What really alarms Germany and France is that Trump is no atlanticist or NATO advocate. His nationalist views and tougher stance on immigration controls resonate with EU members like Hungary, Czech Republic, Slovakia, Slovenia, Greece and Austria.
Trump’s views also give a boost to anti-EU parties in Germany and France who are challenging incumbents Merkel and Hollande in elections next year. It was telling that while Merkel and Hollande deprecated Trump’s election, he was heartily congratulated by the anti-EU Alternative for Germany and Marine Le Pen’s National Front in France, as well as Nigel Farage’s UK Independence Party in Britain. These parties also tend to share Trump’s more sanguine view of friendlier relations with Russia.
If Donald Trump can deliver on his avowed program of rebuilding American society and economy from within while abandoning US imperialist hegemony around the world that will potentially transform world relations. For Russia and China it will lead to a much needed normalization of relations, away from the current Cold War-type hostility that threatens to ignite world war. Both Russian and Chinese leaders Vladimir Putin and Xi Jinping were quick to express congratulations and readiness to work with new president Donald Trump.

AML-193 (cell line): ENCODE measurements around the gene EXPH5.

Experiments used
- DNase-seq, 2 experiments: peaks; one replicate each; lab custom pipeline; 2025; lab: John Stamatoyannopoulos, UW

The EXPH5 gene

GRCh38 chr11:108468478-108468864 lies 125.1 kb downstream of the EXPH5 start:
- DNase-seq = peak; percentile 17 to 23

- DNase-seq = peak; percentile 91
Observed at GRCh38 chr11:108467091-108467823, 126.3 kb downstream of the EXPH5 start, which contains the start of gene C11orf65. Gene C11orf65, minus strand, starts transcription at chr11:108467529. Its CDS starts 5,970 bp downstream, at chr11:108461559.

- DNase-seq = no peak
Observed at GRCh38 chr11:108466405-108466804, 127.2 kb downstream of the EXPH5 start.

The political establishment, including the media, in the EU that is dominated by woefully misguided atlanticism has deplored the election of Trump in the US. There is a snobbish handwringing attitude that Trump’s movement is all about racist, white trash numbskulls. There may be some unsavory elements to Trump’s support, as there are in some anti-EU movements. But in the main what it is about is reclaiming democratic power for the mass of people. What the Americans have done in electing Trump is what the Europeans also need to do in order to sack a corrupt and venal establishment that up to now has only served Washington and the atlanticist elite.
If Trump’s victory invigorates similar trends across Europe then that would be a good thing. And especially if it led to Europe having a more independent foreign policy from Washington and in particular gaining a more normal, mutual relationship with Russia.